Even when I travel for reasons other than photography I bring my camera. This was a quick business trip with very little time for photos, yet I still managed to get a few shots from around the hotel. Hope springs eternal and I figure that if I bring the camera and I have an extra hour in the day (knock on wood), I’ll get a little time for doing what I like best: eh?
Here is another vision of Venice that I took from a boat. A vision is what best describes this place; it seems not entirely real. When you’re in Venice the real world seems to fade away and become distant. Venice holds its own kind of reality, like the fabled Brigadoon. And then the opposite happens, you leave and the magic dissipates and you feel that Venice was like a vision.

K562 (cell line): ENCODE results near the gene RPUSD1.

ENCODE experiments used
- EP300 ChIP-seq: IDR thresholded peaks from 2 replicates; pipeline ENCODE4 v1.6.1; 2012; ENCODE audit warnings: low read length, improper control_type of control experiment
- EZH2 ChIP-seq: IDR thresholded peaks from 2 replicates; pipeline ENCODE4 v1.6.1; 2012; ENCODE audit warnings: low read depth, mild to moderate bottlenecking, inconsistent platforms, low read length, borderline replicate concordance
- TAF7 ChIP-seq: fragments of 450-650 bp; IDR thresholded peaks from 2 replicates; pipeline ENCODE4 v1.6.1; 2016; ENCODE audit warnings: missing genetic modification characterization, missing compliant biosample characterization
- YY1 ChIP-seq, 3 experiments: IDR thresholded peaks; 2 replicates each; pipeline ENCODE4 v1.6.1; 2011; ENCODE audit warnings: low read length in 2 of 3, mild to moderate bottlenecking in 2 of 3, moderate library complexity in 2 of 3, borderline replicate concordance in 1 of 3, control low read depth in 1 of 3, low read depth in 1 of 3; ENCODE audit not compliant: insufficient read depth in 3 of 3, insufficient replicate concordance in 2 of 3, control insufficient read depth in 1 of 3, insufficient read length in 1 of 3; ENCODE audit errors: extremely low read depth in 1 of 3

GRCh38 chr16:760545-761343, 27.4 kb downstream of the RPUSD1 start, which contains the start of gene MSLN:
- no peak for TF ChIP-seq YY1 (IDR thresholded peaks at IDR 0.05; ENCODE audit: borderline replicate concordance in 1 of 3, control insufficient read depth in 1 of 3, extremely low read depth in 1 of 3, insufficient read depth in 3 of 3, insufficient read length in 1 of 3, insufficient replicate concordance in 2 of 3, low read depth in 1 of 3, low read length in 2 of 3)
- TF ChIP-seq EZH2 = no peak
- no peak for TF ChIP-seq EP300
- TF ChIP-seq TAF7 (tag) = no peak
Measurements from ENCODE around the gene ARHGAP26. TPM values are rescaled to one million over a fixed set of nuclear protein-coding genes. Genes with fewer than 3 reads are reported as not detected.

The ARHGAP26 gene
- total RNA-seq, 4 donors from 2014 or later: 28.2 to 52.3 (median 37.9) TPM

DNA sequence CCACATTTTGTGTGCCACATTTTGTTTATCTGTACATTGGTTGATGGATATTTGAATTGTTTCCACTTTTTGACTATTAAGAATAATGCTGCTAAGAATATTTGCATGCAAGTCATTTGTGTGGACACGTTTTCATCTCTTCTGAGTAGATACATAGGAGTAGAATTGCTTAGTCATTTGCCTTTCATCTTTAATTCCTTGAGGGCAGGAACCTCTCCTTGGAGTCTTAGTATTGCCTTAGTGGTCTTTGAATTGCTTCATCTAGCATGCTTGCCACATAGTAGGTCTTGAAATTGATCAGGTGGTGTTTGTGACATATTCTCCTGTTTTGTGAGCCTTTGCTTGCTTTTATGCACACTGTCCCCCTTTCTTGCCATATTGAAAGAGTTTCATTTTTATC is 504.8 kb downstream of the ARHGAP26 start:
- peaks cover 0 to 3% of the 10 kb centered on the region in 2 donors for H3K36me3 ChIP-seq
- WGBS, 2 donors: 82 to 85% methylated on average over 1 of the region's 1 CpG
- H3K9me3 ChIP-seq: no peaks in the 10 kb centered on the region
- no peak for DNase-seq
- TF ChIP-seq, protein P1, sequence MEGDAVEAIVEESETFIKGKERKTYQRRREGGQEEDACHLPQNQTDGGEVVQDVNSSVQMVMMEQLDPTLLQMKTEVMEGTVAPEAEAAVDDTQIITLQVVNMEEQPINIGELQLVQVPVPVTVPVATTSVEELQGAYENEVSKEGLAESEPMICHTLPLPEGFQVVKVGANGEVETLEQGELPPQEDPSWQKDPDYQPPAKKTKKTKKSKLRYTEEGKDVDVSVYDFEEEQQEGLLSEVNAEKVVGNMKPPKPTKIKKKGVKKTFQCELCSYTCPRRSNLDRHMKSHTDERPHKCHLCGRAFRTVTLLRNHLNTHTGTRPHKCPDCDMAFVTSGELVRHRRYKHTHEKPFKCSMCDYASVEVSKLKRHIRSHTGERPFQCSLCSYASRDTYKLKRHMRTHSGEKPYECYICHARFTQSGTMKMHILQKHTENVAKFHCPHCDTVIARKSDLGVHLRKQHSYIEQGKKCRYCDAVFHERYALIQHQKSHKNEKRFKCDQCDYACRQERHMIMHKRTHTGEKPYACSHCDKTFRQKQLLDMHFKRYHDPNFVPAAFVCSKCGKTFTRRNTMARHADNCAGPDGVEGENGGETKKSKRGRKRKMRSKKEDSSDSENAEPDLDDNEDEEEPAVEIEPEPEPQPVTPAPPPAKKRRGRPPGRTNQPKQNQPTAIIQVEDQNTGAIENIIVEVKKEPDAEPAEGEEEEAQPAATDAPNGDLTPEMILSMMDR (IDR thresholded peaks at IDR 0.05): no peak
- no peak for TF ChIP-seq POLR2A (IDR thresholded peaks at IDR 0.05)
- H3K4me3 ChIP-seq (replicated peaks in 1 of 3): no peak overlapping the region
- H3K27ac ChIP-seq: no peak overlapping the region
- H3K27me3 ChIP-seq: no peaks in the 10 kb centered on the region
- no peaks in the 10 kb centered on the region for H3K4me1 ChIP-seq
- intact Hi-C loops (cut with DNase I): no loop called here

Anyway, like some other photos I’ve produced, this was taken hand held at night from a boat. I’d normally use a tripod to get a better exposure with a lower ISO, but using a high ISO my camera’s sensor is able to recover most of the details of the night scene.
Do you ever notice that when you go to an amazing place you feel like you want to live there? Or maybe you feel like you’ve been there before. The excitement of seeing new places and the feelings it produces are why we travel in the first place.
This is travel photography with a twist. It’s from a place that doesn’t seem real until you go there. It seems to have a reality slightly removed from the real world. Maybe I should call it vision photography, …or maybe not.